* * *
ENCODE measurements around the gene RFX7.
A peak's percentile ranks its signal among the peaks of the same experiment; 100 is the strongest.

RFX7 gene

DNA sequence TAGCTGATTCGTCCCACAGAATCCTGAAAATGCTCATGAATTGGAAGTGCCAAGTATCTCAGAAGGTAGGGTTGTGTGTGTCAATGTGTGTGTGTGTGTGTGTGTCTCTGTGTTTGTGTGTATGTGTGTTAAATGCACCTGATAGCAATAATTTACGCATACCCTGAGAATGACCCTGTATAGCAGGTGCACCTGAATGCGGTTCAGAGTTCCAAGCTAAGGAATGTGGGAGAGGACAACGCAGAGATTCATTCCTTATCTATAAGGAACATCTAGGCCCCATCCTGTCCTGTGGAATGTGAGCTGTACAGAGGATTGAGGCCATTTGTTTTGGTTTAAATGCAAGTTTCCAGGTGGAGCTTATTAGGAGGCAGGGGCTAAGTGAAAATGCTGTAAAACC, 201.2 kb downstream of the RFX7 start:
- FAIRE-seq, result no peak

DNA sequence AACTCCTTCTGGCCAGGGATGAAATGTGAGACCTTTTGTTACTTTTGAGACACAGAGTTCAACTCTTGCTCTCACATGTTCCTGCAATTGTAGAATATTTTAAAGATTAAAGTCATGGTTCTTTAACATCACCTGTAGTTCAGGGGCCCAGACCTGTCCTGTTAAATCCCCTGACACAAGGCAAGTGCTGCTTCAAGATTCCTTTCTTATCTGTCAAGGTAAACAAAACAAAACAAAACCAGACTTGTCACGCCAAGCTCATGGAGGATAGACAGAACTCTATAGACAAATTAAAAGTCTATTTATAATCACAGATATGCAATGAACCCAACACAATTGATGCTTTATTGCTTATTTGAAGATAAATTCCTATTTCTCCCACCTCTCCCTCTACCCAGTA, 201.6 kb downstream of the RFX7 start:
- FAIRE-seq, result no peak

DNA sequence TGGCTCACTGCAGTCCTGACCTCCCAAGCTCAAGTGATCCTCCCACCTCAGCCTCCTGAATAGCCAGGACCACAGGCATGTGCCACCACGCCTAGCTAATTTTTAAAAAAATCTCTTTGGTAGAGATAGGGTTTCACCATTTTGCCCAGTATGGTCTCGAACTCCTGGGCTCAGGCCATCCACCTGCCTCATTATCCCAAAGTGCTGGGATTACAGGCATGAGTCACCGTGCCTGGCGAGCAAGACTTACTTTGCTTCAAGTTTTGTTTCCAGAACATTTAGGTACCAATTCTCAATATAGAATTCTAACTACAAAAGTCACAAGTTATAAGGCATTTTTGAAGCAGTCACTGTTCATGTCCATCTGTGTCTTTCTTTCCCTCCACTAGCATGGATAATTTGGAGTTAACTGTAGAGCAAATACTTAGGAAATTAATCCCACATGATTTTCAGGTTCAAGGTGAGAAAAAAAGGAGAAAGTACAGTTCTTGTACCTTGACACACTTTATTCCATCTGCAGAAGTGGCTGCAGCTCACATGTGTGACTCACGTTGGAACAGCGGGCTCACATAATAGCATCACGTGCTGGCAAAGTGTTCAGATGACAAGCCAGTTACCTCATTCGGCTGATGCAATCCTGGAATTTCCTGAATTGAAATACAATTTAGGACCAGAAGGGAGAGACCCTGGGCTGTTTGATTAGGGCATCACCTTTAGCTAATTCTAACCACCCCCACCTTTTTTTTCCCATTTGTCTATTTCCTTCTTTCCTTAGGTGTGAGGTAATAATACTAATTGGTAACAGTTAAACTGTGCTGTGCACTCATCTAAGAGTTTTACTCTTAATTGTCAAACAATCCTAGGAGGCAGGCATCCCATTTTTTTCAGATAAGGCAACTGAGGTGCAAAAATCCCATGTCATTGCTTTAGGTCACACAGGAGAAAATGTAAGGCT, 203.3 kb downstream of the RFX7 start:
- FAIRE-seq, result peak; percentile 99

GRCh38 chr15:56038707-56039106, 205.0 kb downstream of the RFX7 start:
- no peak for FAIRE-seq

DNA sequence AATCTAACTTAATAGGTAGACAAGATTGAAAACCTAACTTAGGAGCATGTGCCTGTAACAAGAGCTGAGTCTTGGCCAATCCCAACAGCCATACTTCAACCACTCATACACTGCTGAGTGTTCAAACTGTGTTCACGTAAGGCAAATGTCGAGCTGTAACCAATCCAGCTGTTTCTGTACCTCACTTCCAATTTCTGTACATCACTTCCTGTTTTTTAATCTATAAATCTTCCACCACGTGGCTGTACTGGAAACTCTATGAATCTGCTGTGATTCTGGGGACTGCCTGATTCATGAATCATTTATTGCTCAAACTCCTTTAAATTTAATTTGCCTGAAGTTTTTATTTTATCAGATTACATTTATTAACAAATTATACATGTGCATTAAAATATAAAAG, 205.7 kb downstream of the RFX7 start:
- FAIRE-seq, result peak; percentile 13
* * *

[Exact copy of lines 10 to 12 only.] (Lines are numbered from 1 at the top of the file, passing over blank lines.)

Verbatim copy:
GRCh38 chr15:56038707-56039106, 205.0 kb downstream of the RFX7 start:
- no peak for FAIRE-seq

DNA sequence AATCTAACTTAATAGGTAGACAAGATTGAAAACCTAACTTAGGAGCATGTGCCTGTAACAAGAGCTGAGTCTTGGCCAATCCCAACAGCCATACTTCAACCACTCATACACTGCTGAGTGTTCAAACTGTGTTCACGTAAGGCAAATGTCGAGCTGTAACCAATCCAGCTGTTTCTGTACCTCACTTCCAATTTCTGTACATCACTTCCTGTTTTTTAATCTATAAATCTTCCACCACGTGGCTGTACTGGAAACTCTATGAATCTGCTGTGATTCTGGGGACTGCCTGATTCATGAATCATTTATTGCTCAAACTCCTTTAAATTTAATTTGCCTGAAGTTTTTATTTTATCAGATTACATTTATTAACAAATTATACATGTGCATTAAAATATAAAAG, 205.7 kb downstream of the RFX7 start: